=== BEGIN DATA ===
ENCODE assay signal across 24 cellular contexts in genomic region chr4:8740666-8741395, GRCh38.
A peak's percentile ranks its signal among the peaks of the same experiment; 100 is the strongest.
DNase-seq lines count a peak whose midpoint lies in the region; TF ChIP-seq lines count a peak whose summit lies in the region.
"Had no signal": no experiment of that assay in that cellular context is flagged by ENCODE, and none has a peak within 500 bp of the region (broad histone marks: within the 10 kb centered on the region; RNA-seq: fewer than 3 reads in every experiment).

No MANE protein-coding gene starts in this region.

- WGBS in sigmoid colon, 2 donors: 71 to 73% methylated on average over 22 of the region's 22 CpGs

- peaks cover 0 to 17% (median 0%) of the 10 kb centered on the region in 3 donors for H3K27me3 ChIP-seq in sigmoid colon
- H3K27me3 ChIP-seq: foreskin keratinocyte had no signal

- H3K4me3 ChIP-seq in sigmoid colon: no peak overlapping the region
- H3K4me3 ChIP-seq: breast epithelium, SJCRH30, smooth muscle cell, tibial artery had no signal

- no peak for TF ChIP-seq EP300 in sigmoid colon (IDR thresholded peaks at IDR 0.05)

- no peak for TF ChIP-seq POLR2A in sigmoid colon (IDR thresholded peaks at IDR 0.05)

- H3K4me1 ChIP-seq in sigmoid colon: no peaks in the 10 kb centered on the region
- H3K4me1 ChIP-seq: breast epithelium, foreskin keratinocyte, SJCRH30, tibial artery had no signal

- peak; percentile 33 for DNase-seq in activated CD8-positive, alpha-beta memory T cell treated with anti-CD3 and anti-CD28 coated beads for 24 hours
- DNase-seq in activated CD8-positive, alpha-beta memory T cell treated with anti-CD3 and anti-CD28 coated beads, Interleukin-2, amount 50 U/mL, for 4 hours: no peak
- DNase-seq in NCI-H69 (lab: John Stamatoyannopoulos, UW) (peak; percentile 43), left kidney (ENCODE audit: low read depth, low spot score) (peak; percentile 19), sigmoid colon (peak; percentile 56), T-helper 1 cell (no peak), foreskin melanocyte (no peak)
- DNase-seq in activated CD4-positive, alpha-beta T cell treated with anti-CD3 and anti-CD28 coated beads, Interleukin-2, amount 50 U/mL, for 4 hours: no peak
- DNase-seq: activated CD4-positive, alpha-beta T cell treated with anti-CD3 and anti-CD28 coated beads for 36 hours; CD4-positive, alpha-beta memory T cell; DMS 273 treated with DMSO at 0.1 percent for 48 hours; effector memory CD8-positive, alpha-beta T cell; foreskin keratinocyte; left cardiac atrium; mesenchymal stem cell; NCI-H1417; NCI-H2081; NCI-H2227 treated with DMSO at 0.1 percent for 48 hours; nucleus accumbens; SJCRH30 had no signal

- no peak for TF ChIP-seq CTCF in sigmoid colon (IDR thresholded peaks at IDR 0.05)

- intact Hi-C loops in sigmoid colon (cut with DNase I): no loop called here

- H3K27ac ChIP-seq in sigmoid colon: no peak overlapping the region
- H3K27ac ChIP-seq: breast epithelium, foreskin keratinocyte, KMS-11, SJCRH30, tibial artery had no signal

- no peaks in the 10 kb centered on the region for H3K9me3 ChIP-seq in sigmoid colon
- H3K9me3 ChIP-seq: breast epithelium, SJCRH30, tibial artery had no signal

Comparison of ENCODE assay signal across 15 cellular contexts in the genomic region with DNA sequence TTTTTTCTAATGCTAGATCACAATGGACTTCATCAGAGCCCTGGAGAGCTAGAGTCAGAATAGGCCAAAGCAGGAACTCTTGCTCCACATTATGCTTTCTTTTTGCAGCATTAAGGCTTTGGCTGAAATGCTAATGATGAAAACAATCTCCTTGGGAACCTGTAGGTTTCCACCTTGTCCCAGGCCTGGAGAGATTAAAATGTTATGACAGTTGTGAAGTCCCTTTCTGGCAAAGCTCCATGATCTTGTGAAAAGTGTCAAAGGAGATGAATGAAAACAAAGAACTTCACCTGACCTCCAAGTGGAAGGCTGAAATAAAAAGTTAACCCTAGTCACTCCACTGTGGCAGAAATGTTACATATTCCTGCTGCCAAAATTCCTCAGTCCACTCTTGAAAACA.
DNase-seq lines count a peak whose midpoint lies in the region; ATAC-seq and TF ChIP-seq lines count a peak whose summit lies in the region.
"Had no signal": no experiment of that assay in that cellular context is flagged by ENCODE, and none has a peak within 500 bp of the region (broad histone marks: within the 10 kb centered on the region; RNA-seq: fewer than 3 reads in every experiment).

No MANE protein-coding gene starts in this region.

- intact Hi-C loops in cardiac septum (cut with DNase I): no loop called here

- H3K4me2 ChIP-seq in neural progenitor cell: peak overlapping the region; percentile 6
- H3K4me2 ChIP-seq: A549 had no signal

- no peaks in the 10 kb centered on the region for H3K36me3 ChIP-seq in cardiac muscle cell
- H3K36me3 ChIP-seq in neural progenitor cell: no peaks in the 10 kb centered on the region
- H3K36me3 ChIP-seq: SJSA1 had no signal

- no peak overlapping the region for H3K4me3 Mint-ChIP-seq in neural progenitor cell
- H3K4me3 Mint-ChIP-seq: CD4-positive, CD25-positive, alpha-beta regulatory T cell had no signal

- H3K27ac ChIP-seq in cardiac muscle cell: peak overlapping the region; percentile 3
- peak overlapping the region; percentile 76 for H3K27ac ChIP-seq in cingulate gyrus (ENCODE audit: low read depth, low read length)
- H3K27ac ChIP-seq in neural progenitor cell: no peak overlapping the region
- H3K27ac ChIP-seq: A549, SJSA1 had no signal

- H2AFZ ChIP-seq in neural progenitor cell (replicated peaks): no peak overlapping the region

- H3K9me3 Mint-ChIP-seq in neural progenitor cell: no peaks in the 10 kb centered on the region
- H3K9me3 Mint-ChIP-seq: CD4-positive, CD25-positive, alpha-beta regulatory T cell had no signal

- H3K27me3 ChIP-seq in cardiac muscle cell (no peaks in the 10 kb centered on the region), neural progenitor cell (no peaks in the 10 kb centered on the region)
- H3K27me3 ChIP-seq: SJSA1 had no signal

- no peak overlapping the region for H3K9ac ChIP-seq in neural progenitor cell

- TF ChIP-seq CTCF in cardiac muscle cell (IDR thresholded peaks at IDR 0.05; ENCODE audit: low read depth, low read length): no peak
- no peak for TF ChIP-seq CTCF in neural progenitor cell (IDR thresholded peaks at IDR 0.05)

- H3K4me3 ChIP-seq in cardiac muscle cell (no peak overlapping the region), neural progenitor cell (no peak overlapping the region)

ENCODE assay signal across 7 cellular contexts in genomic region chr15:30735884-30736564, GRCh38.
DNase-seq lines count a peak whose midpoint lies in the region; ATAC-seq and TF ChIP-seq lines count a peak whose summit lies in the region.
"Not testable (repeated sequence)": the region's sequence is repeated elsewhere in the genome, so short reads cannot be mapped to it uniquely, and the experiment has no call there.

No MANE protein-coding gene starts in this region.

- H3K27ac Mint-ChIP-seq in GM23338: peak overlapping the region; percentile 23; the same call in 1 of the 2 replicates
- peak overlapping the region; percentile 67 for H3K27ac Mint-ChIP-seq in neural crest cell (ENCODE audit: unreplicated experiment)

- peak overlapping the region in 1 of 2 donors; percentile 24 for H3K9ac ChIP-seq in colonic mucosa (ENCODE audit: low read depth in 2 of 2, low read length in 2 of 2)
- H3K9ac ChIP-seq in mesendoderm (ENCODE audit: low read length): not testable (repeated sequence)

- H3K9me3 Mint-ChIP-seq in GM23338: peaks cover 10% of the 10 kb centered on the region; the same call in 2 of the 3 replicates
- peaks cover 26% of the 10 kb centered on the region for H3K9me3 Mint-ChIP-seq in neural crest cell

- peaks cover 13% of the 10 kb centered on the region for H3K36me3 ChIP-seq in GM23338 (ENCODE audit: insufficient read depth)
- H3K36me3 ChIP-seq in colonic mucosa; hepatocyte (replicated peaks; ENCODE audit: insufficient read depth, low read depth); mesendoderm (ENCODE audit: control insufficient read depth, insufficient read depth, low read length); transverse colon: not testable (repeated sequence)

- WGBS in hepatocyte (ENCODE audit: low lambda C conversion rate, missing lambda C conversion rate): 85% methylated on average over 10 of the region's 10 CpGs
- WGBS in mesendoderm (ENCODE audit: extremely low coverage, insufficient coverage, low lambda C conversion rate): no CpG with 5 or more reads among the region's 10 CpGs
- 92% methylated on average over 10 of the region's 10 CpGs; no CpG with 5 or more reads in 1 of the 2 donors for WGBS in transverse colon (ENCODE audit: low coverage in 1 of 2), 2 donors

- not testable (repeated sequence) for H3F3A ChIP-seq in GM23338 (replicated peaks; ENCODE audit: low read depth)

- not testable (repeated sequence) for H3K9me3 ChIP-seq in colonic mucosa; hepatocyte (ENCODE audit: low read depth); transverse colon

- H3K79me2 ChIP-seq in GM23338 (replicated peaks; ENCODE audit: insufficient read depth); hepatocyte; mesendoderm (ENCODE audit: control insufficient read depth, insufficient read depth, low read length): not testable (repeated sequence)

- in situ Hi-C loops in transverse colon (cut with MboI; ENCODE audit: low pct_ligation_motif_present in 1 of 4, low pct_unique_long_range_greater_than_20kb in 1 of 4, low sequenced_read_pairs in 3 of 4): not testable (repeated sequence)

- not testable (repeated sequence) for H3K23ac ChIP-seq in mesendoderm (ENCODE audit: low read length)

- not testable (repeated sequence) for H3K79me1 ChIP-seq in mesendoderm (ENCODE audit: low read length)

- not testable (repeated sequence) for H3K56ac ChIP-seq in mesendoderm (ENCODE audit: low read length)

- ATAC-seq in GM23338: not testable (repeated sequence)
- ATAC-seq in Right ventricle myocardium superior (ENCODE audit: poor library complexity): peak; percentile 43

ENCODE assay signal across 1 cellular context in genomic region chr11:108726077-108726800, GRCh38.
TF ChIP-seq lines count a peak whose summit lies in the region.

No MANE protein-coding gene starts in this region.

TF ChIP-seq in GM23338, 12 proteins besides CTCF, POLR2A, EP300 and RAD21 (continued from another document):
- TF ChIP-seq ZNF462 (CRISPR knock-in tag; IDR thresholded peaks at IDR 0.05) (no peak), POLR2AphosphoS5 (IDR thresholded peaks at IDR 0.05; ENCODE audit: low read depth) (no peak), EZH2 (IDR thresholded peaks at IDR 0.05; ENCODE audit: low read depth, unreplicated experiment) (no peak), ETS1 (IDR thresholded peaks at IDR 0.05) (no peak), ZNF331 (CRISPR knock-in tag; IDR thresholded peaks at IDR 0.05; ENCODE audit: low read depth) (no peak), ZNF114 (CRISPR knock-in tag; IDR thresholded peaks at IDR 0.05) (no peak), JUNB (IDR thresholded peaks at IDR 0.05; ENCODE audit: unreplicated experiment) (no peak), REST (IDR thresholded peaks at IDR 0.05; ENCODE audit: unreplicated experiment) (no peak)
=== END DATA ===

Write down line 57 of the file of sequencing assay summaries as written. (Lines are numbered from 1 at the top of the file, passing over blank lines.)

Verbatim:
- peak overlapping the region in 1 of 2 donors; percentile 24 for H3K9ac ChIP-seq in colonic mucosa (ENCODE audit: low read depth in 2 of 2, low read length in 2 of 2)